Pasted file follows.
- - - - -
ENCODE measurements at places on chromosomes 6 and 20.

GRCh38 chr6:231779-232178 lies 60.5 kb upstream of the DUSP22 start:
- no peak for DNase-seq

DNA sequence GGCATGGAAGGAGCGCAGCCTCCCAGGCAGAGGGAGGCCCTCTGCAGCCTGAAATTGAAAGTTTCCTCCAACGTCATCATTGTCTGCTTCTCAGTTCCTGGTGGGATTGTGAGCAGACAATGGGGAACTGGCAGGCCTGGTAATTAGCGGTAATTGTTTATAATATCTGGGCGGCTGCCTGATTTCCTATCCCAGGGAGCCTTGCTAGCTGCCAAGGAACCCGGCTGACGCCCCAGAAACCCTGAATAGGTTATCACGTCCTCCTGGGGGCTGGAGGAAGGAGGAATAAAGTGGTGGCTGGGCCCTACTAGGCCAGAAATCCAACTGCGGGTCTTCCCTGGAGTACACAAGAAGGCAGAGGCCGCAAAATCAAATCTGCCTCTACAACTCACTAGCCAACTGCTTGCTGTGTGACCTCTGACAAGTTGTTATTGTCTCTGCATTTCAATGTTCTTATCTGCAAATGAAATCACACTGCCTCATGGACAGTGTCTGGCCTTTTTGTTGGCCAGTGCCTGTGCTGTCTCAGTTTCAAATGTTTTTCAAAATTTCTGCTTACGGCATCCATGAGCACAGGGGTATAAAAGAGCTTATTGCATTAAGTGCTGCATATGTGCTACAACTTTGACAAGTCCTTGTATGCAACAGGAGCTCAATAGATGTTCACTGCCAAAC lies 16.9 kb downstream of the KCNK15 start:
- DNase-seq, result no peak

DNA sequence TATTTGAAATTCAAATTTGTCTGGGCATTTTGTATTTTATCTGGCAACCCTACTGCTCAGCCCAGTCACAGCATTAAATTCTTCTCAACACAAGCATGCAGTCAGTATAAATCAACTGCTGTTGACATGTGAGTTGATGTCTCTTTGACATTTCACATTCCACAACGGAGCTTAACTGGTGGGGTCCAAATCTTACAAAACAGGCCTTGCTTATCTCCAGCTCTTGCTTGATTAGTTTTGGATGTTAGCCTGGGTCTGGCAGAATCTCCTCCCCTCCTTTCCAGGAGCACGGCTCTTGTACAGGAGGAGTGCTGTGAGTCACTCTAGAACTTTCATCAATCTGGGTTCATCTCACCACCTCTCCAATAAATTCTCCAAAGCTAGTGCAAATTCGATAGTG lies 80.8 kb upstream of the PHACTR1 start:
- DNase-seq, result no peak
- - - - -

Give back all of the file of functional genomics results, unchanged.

ENCODE measurements at places on chromosomes 6 and 20.

GRCh38 chr6:231779-232178 lies 60.5 kb upstream of the DUSP22 start:
- no peak for DNase-seq

DNA sequence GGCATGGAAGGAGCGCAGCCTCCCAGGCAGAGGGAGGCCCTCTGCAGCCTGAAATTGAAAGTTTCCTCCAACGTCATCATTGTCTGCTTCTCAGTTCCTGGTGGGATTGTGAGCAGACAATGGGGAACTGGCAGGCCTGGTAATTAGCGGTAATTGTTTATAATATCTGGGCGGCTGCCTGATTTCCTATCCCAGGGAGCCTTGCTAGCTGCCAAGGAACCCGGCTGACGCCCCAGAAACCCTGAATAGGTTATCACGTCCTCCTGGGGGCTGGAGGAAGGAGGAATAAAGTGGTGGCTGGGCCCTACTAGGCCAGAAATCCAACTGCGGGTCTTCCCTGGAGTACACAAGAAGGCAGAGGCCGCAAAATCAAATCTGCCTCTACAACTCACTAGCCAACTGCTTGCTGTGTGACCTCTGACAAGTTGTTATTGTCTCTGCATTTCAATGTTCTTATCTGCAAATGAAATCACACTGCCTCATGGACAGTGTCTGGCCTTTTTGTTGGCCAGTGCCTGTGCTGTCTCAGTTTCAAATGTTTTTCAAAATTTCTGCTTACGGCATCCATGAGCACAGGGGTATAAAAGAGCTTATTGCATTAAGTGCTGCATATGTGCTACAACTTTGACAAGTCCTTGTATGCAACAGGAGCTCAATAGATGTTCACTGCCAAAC lies 16.9 kb downstream of the KCNK15 start:
- DNase-seq, result no peak

DNA sequence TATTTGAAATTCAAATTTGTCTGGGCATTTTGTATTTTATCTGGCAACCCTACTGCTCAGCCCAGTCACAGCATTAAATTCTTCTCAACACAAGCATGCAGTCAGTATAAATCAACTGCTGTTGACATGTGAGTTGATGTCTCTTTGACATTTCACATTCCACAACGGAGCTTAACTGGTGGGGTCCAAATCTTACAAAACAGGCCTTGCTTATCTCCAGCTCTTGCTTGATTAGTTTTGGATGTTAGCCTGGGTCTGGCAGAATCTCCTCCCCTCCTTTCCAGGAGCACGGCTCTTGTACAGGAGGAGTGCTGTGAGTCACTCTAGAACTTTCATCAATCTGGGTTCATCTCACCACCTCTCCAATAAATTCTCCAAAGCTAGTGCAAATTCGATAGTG lies 80.8 kb upstream of the PHACTR1 start:
- DNase-seq, result no peak